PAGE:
As I mentioned, DJ is the writer with art by Doneak Pusey and Obbrush. The artwork is solid and portrays the action in the tale quite well. I would encourage everyone to check out the website for, "Tech Boy," or grab themselves a physical/digital copy on Amazon.

Saturday, September 18, 2021

Happy Batman Day, Everyone!

I feel like it was not promoted as much this year, but today is Batman day! Comic stores around the World are giving away some free comics and many are doing sales. You can get free digital comics as well. Batman is a really fun character (when written/portrayed well) so cheers to him on his special day!

Friday, September 17, 2021

Film Friday: "Candyman," the 2021 Version

I have vague memories of seeing the first, "Candyman," movie with the stellar Tony Todd (he's back in the new one too). I recall it being terrifying and really good, but as it was a long time ago when I went to see the latest kinda-sequel/kinda-reenvisioning of, "Candyman," it was a bit like I was going in fresh. How was this newest, "Candyman," you ask? Well, it is pretty awesome in the first two acts of its relatively short 1 hour and 30-ish minute runtime. Then in the last 20 minutes it just kind of falls apart, a trend with a lot of modern horror movies.

This movie focuses on the legend of a man who kills you if you say his name five times. When an artist (Yahya Abdul-Mateen II as Anthony McCoy) learns about this terrifying character he finds himself obsessed with the legend of the Candyman, especially as bodies start to pile up as his artistic depictions of him garner more attention. Anthony's girlfriend (Teyonah Parris as Brianna Cartwright) tries to be supportive even as it becomes increasingly clear things are wrong and she has to deal with her own traumas. As Anthony slowly finds his own body starting to fall apart (there is some real body horror elements in this that are gross) things just get crazier and scarier. Then the movie kind of throws its hands in the air and gives up.

Yahya Abdul-Mateen II is amazing as an artist haunted by the legend of the Candyman.

"Candyman," is loaded with amazing performances from a fantastic cast and Director Nia DaCosta keeps everything appropriately eerie and moody throughout. Those last 20 minutes though are like eating a delicious multi-layer pie and then after you've gotten through all these amazing flavors you reach the bottom and discover the crust is cardboard--as if the chef just gave-up at the end. I don't want to spoil the ending, but it is basically one of those, "Oh, it turns out ____ was the villain all along despite all logic," type moments. Until then, though, it is really good!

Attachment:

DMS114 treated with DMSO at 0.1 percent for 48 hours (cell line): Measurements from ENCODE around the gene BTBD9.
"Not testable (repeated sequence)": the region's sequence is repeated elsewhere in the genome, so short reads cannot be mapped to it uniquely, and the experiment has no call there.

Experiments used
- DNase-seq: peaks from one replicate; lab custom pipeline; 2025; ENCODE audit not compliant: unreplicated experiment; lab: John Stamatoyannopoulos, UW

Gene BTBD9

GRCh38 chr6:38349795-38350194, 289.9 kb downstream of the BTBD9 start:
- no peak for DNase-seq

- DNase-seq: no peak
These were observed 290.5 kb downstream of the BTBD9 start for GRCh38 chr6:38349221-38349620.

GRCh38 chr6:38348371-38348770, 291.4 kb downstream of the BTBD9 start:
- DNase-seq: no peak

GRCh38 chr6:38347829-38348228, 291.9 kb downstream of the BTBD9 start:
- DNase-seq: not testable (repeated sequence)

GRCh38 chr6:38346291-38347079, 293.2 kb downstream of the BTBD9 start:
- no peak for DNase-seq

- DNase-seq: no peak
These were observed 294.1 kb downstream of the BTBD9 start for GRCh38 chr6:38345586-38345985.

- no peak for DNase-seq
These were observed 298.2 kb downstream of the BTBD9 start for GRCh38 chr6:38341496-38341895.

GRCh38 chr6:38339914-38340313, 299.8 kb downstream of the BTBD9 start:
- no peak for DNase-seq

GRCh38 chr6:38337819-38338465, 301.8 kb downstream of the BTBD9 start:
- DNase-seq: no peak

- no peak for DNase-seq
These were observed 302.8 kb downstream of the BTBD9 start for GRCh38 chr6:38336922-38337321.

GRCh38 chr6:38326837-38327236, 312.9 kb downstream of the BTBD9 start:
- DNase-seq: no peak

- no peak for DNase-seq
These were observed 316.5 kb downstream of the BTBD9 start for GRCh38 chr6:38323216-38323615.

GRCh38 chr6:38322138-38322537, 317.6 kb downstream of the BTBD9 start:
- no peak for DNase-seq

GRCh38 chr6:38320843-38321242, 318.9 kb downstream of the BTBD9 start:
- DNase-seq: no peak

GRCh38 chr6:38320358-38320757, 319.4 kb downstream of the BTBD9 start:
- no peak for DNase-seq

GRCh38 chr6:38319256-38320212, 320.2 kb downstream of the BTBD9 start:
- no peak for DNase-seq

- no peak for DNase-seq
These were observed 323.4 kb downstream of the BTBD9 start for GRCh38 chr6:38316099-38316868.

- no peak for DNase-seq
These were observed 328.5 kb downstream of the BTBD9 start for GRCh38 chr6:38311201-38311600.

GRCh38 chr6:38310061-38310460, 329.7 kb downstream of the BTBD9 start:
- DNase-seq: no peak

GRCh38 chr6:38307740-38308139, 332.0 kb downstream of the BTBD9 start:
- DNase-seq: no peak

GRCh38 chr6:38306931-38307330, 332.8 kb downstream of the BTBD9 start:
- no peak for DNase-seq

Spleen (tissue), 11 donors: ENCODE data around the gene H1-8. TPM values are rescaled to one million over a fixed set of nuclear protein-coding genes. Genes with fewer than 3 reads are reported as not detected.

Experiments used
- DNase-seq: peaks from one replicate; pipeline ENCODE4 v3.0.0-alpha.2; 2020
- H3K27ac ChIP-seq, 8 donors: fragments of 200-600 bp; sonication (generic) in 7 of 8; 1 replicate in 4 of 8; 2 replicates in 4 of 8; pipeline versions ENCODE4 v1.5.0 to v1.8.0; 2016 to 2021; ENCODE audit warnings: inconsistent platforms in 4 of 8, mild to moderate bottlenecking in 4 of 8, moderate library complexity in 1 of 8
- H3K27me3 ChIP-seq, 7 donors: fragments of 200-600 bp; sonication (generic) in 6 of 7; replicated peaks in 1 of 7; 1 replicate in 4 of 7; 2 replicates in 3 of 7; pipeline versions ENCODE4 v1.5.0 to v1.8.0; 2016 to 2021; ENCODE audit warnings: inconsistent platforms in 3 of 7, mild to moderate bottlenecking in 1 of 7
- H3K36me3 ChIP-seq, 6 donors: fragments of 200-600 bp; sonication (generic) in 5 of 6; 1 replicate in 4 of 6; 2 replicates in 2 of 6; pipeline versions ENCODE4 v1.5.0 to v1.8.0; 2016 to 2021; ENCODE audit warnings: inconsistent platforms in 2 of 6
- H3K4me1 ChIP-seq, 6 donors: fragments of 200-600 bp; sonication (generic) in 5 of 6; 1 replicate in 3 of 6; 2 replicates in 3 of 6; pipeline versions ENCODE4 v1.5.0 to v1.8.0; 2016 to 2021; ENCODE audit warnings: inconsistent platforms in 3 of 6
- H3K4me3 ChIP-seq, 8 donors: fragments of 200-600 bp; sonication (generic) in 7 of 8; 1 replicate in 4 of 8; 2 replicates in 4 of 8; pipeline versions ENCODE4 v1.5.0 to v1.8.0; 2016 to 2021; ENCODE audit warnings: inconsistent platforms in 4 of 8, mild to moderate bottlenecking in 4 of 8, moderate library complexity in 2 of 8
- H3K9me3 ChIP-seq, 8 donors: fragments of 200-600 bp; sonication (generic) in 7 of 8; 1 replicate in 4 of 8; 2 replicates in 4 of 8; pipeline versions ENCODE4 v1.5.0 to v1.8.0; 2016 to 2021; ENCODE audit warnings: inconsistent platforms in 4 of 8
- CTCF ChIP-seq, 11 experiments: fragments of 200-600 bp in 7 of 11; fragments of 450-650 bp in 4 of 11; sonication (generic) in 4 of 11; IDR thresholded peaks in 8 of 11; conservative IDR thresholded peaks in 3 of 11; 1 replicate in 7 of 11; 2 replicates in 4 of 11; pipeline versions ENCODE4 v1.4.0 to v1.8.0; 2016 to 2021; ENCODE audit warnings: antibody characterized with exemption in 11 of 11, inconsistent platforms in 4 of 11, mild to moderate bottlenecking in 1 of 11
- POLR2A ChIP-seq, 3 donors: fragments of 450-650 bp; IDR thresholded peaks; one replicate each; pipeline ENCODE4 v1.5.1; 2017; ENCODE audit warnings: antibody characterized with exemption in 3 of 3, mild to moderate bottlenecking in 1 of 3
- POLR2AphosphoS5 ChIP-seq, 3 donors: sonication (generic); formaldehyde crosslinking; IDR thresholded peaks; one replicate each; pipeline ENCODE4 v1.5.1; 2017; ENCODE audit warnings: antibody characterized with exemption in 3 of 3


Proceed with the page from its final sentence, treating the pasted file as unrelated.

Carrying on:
At its brisk runtime, I actually wish, "Candyman," were longer and could have fleshed some of its ideas out more. It touches on so much. It discusses concepts of racism, classism, gentrification, and manages to be scary while also being quite deep about a lot of human and social issues. As I also mentioned, the acting is fantastic with Abdul-Mateen II and Parris both stealing the show. Also, as a big fan of Vanessa Williams, I really wish we could have had more of her (she reprises her 1992-version character). I guess it is both a compliment and an issue that, "Candyman," left me wanting more? More explorations of its themes, more scary moments, and more of an ending than what we got. As it is, "Candyman," a film loaded with potential that it occasionally realizes. I just wish it didn't peter out so bad at the end.

3 out of 5 stars.

Thursday, September 16, 2021

"Wheel of Fortune," Fans Are Enraged About Changes for the Latest Season

If you're a big fan of, "Wheel of Fortune," you might be an old person or my child, Clarkson. He used to really be into, "The Price is Right," but then developed a real affection for Wheel. The 39th season kicked off this week and there were a number of changes to the music, set design, and rules. Upon seeing all these tweaks I thought, "I bet longtime fans are pissed." I was right. People literally wrote they were, "Distraught," over changes. What exactly changed though besides the jingle and a refresh of the set? Well, a handful of things.

One massive alteration is that Pat Sayjack no longer spins the wheel for the Final Spin at the end of the regular game rounds. Now, the player in control of the board does it as Sayjack said he never liked feeling as if he had an impact on the game, it should've been players. Okay, that's not too much. Also, if a contestant solves all three puzzles in the triple toss-up they get a $4,000 bonus. Not too wild either. For the bonus round, you get at least $39,000 now too, which again seems reasonable. Oh, and the Free Play wedge is gone, replaced with an $850 wedge...what? Now, that's a bit much!

I liked the Free Play spot because it made it possible for players to call a vowel early when they didn't have any money yet or try a risky letter and still be allowed to spin even if it wasn't present. It added some fun strategies to the game. Oddly enough, it replaced the Free Spin wedge in 2009 and people were really angry then too, so I guess the more things change the more they stay the same.

Even with the alterations, the show still feels like, "Wheel of Fortune," without a doubt. I think little fixes now and then can be good and even if they upset me at first blush (like getting rid of free of the Free Space) I think it'll all work out in the end. Clarkson loves watching still, and if he's happy I'm happy.